The VMware solution software versions used in new deployments of Azure VMware Solution private clouds are:
|VMware vCenter Server
|VMware vSAN on-disk format
|VMware vSAN storage architecture
|VMware NSX-T Data Center
NOTE: VMware NSX-T Data Center Advanced is the only supported version of NSX Data Center.
|VMware Site Recovery Manager
|VMware vSphere Replication
The current running software version is applied to new clusters added to an existing private cloud.
Host and software lifecycle maintenance
Regular upgrades of the Azure VMware Solution private cloud and VMware software ensure the latest security, stability, and feature sets are running in your private clouds. For more information, see Host maintenance and lifecycle management.
Monitoring your private cloud
Once you deployed Azure VMware Solution into your subscription, Azure Monitor logs are generated automatically.
In your private cloud, you can:
- Collect logs on each of your VMs.
- Download and install the MMA agent on Linux and Windows VMs.
- Enable the Azure diagnostics extension.
- Create and run new queries.
- Run the same queries you usually run on your VMs.
Monitoring patterns inside the Azure VMware Solution are similar to Azure VMs within the IaaS platform. For more information and how-tos, see Monitoring Azure VMs with Azure Monitor.
You can find service issues, planned maintenance, health advisories, and security advisories notifications published through Service Health in the Azure portal. You can take timely actions when you set up activity log alerts for these notifications. For more information, see Create Service Health alerts using the Azure portal.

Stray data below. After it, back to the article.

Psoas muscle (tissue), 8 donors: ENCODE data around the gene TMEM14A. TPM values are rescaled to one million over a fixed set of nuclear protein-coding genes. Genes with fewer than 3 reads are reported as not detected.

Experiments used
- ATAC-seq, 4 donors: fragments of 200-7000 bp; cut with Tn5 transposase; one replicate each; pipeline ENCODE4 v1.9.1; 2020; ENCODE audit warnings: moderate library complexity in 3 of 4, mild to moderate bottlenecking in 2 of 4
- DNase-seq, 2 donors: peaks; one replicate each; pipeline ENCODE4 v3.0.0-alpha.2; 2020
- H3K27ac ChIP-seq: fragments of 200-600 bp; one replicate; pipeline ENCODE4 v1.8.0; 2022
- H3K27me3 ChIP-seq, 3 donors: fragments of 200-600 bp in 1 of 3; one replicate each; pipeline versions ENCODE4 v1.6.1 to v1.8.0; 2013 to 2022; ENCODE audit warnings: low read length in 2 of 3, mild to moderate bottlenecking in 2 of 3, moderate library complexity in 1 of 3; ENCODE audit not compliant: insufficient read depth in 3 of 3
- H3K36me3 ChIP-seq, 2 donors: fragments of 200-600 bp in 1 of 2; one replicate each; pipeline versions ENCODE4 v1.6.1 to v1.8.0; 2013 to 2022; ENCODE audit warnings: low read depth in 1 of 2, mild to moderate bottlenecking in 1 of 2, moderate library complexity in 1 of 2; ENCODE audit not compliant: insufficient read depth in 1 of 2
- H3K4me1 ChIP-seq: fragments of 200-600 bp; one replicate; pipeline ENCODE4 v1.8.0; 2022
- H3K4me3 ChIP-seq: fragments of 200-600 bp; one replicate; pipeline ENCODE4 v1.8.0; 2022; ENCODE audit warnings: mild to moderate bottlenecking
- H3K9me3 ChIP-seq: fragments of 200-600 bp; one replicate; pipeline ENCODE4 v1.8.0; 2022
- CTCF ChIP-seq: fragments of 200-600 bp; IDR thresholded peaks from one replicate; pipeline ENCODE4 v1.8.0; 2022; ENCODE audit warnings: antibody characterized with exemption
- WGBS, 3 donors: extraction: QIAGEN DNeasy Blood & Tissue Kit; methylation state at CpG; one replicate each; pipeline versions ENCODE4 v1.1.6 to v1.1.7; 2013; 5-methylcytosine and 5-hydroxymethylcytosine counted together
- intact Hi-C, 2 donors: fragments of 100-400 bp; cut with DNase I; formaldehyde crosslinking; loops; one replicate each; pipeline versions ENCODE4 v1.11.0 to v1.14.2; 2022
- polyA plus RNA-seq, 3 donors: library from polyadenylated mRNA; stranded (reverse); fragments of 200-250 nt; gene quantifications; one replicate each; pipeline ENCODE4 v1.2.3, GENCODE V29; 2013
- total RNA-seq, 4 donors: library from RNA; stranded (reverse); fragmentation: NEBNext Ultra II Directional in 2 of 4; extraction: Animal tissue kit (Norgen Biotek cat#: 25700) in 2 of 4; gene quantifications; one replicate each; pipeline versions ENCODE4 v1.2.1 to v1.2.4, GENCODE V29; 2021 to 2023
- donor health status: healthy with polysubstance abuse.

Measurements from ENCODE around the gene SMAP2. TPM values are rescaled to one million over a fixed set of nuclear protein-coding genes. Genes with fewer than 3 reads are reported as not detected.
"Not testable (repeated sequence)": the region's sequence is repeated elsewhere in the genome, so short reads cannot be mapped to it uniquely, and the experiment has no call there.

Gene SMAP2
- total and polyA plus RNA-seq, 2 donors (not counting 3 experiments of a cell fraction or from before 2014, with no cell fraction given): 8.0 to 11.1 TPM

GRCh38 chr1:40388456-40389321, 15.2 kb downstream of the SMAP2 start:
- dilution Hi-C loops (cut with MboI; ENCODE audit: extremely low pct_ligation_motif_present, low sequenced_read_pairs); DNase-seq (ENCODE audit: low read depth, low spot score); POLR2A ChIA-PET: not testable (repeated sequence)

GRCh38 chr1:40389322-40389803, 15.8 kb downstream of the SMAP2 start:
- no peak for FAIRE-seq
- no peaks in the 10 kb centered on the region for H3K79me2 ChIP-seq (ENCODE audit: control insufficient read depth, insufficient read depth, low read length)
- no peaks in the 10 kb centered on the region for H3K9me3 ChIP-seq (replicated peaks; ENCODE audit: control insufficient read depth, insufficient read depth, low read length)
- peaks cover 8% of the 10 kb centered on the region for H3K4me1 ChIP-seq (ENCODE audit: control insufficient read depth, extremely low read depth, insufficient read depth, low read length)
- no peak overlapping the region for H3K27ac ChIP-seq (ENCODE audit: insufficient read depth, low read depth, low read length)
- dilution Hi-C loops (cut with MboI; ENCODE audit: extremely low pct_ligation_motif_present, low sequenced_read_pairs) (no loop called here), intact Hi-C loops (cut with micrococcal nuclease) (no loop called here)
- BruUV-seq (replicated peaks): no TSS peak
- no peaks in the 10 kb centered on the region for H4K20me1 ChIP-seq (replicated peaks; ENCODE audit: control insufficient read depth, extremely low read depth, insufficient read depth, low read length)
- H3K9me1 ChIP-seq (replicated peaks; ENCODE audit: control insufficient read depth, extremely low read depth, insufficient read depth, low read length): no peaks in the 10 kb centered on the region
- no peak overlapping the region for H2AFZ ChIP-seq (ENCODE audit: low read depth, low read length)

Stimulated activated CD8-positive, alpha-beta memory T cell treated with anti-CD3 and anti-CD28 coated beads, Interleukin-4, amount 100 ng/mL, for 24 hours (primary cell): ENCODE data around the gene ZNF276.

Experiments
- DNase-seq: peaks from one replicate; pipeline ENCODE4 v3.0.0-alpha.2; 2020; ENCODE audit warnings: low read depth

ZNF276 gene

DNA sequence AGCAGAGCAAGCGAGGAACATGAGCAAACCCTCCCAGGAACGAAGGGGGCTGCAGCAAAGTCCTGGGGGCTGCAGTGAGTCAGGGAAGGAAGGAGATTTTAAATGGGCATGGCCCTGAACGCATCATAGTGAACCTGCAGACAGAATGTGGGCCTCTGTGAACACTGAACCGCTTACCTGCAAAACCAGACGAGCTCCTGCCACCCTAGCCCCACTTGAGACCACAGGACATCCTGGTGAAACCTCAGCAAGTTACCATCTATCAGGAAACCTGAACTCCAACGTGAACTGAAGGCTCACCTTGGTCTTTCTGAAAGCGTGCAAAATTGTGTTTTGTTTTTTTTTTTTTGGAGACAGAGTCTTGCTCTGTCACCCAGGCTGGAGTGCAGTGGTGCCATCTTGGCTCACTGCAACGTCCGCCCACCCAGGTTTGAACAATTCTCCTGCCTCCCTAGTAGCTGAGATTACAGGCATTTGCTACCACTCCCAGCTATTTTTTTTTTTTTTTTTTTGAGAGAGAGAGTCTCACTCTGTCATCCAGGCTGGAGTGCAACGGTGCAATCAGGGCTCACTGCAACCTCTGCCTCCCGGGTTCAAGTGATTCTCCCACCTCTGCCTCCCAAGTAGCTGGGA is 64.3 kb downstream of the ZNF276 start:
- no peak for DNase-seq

Azure VMware Solution responsibility matrix - Microsoft vs customer
Azure VMware Solution implements a shared responsibility model that defines distinct roles and responsibilities of the two parties involved in the offering: customer and Microsoft. The shared role responsibilities are illustrated in more detail in the following two tables.
The shared responsibility matrix table outlines the main tasks that customers and Microsoft each handle in deploying and managing both the private cloud and customer application workloads.
The following table provides a detailed list of roles and responsibilities between the customer and Microsoft, which encompasses the most frequent tasks and definitions. For further questions, contact Microsoft.
|Microsoft - Azure VMware Solution
(optional) VMware HCX deploys with fully configured compute profile on cloud side as add-on
(optional) VMware SRM deploys, upgrade, and scale up/down
Support - SDDC platforms and VMware HCX
|Request Azure VMware Solution host quote with Microsoft
Plan and create a request for SDDCs on Azure portal with:
Add or delete hosts requests to cluster from Portal
Deploy/lifecycle management of partner (third party) solutions
|Support for their product/solution. For reference, the following are some of the supported Azure VMware Solution partner solution/product:
The next step is to learn key private cloud and cluster concepts.